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iacas

"How to Play Your Best Golf All the Time" by Tommy Armour

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I read this book maybe 30 years ago. The one thing that I remember is that Tommy advocated using a closed stance with the woods and, I think, the longest irons. Since then, I have used a closed stance with the woods and that has been a great help. It makes it much easier to execute the inside-out swing that I favor. The longer the club, the more difficult it is to swing inside-out from a square stance.

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A very basic book. I don't really agree with most of the stuff he says in regards to the swing, but it's a good book for beginners when it comes to course management.



3JACK

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I agree with 3JACK - some of the swing mechanics he promotes are dated [not surprising, the book is over 50 years old!] but the course management advice and overall philosophy are superb.

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I read this book as a kid--teenager, I think--which is longer ago than I care to admit.

The swing advice has been pre-empted as theories and especially equipment have changed over the decades.

Other things are perfectly relevant today, being based on human nature. A good deal of what he says regarding course management is really ego management; or as Dirty Harry famously noted, "A man has got to know his limitations."

Tin Cup wouldn't have given away the US Open had he read (and understood) Armour's book.

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One of the great points of this book is the section where he discusses set make-up and equipment.

I have the 1972 edition, so page numbers might not tally but here goes:

Page 51:
"One thing I always advise is to use a club with a shaft a little bit whippier than you might want it to be. The big idea is to have the club working for you, instead of against you"

Page 50:
"I am definitely of the opinion that there is bound to be growing and well-warranted popularity of 5-, 6- and 7-woods among the vast majority of golfers"

Plenty of other bits stand out. Yes, some of the instruction is a bit dated, but his general overview of how to make the most fo what you've got is still 100% relevant.

Great book and one which has stood the test of time well in my opinion.

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I just came across a copy of this book today, hopefully it's okay to resurect old threads.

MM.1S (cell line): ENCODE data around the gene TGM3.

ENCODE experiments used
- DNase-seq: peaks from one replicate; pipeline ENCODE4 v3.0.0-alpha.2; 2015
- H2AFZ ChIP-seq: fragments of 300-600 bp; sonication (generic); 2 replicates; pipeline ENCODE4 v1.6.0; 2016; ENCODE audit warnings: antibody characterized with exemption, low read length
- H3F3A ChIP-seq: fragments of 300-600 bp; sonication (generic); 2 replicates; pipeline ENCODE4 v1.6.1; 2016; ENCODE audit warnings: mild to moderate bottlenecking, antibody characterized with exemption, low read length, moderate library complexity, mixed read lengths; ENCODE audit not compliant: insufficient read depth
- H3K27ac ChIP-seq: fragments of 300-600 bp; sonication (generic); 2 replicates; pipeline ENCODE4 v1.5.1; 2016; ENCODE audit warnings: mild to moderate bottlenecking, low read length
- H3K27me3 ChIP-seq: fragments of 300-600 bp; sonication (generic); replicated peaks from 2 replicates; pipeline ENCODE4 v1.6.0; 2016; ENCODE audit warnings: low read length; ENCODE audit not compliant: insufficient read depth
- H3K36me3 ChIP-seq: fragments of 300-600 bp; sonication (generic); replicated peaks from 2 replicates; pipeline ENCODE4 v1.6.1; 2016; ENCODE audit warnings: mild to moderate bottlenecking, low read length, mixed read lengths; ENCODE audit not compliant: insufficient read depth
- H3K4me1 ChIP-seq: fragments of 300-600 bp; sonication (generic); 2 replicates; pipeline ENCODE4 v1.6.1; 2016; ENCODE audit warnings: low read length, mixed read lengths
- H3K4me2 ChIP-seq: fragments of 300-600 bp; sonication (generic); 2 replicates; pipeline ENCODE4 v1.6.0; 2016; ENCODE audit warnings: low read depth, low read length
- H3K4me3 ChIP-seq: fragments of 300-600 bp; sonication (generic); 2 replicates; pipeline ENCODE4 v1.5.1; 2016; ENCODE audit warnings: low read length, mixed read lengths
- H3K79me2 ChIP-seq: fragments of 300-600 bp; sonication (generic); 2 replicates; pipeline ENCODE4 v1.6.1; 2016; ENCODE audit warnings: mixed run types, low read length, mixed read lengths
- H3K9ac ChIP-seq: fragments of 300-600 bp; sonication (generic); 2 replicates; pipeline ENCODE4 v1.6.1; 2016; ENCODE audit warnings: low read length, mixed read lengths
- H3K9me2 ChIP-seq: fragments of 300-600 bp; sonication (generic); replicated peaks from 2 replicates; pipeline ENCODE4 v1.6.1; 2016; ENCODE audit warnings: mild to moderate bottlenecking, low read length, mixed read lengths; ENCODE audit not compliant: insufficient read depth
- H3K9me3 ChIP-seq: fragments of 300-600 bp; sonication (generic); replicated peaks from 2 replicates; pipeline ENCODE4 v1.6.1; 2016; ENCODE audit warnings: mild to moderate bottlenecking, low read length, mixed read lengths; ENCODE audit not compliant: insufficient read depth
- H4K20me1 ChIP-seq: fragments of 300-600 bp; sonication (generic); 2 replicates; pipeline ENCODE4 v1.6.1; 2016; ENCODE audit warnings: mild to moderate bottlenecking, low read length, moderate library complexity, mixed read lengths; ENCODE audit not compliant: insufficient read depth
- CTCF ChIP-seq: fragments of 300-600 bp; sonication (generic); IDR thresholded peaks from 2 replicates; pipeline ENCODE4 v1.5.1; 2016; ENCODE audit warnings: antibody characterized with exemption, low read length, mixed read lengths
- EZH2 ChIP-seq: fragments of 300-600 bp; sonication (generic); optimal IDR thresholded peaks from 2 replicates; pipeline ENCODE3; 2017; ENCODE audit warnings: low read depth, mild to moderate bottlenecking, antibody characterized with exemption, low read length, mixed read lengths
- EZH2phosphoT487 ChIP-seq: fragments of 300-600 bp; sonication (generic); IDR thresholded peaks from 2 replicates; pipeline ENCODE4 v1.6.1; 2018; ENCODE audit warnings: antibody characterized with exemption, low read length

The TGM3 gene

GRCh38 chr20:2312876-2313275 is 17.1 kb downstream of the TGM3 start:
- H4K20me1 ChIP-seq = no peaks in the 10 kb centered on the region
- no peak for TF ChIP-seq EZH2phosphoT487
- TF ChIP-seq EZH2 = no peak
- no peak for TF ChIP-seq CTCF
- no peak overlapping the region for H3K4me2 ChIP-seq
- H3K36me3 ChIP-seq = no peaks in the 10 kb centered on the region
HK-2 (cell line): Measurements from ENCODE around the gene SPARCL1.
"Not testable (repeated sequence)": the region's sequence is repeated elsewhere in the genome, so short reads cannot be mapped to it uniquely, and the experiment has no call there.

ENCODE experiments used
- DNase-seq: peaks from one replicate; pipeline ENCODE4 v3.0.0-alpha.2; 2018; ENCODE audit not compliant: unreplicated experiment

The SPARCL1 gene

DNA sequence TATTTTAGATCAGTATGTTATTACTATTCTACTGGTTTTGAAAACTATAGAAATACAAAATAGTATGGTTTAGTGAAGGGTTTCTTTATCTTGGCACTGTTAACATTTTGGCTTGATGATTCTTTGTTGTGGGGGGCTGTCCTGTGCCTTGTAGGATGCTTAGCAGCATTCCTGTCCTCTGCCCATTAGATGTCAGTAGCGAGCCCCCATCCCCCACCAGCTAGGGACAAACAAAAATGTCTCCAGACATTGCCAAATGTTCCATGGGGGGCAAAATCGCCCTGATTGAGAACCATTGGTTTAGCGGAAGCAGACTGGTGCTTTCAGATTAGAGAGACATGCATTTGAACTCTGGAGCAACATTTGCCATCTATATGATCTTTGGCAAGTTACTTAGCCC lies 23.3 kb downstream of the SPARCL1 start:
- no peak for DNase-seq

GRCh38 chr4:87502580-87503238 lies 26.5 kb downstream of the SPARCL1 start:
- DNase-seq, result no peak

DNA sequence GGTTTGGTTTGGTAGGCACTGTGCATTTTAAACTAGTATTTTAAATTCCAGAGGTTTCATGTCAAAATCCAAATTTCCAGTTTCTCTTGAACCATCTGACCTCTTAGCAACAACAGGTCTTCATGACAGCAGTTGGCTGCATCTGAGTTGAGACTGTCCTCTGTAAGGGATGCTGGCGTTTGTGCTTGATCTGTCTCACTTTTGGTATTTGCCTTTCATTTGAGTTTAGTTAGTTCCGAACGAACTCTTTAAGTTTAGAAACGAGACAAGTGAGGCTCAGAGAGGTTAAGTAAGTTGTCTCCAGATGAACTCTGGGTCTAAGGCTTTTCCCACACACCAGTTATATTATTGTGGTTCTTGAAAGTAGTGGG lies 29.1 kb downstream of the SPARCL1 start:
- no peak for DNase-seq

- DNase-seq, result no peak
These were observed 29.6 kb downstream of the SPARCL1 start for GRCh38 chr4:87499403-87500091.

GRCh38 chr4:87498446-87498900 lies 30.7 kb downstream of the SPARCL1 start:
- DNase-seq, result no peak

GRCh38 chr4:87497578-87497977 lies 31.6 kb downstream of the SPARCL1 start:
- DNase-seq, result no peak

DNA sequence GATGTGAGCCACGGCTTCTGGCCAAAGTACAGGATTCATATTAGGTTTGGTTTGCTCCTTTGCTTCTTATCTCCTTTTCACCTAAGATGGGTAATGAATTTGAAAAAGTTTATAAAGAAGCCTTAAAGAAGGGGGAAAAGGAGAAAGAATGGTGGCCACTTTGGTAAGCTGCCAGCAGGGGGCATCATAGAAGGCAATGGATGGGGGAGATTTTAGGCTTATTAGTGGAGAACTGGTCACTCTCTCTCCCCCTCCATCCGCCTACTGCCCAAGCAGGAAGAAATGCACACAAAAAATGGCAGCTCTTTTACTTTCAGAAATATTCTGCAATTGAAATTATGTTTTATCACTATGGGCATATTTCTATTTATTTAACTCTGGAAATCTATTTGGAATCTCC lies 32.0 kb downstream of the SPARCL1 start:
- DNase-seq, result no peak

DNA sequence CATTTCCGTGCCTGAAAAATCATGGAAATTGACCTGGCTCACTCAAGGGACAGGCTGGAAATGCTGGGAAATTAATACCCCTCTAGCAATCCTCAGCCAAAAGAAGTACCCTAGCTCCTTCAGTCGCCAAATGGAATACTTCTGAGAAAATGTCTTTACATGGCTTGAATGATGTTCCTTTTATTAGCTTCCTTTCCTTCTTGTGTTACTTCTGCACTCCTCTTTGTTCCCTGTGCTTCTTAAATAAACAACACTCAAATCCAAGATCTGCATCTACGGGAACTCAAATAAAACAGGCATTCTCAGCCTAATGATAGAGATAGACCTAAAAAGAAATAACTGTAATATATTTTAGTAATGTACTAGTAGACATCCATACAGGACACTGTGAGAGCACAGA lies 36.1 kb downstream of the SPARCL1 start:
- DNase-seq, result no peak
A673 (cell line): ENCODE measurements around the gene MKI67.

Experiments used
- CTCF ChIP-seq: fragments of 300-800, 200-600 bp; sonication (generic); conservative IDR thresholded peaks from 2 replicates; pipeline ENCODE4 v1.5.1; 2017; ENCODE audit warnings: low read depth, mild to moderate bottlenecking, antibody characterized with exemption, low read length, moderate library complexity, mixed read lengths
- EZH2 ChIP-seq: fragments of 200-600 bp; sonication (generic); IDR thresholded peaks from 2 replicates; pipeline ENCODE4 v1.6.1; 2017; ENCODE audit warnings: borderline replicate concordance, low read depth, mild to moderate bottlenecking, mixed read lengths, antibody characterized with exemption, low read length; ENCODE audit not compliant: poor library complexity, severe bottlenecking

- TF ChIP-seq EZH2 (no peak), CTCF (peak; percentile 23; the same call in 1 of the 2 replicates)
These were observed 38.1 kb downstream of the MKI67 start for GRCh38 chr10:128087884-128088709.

After a quick skim of the book I think it will help me refresh my course management skills and to play to my strengths during a round.

There is also one comment on swing mechanics where he promotes a pause at the top of the backswing (if I read it right). I'll have to give that some more thought but right now I'll apply it paraphrased as 'don't rush the transition and get ahead of myself'.

I couldn't beat the price so if all it does is to give me some check points to keep in mind while out on a course then I'll be happy with the book.

(And now I'll go read the opening stickie for this section which I should have read before posting this. )

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To date, this is my absolute favorite golf book and had the most dramatic effect on my game when I was a beginner. Of course I have since moved on in my swing but, to this day, I can still go back and look at the drawings and read the high points and smile! He never tells you what NOT to do....just do this and you will be fine. Outdated? Sure. Valuable for any golfer trying to learn the game or get a sound foundation for a swing...I say absolutely.

I have a very old copy a friend and fellow Tommy fan found for me. We think it is from the early 60's...very cool.

Check out my handle on this forum. My tribute to old TA.

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I read this book in the late 60's-early 70s as high school golf team member. Recently bought it at B&N.; Favorite chapters: what can be your best golf, taking you to the lesson tee, assembling your game in good order. These chapters will help you play smart

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Really, when we finish reading this book can really improve his powers many of you, I [URL=http://www.rctophobby.com/]walkera[/URL] am looking forward to ah, I am a beginner, I love this sport because coordination it can train our attention and body, seems to be a very strong technical movement ah, any exercise with tips aren't you

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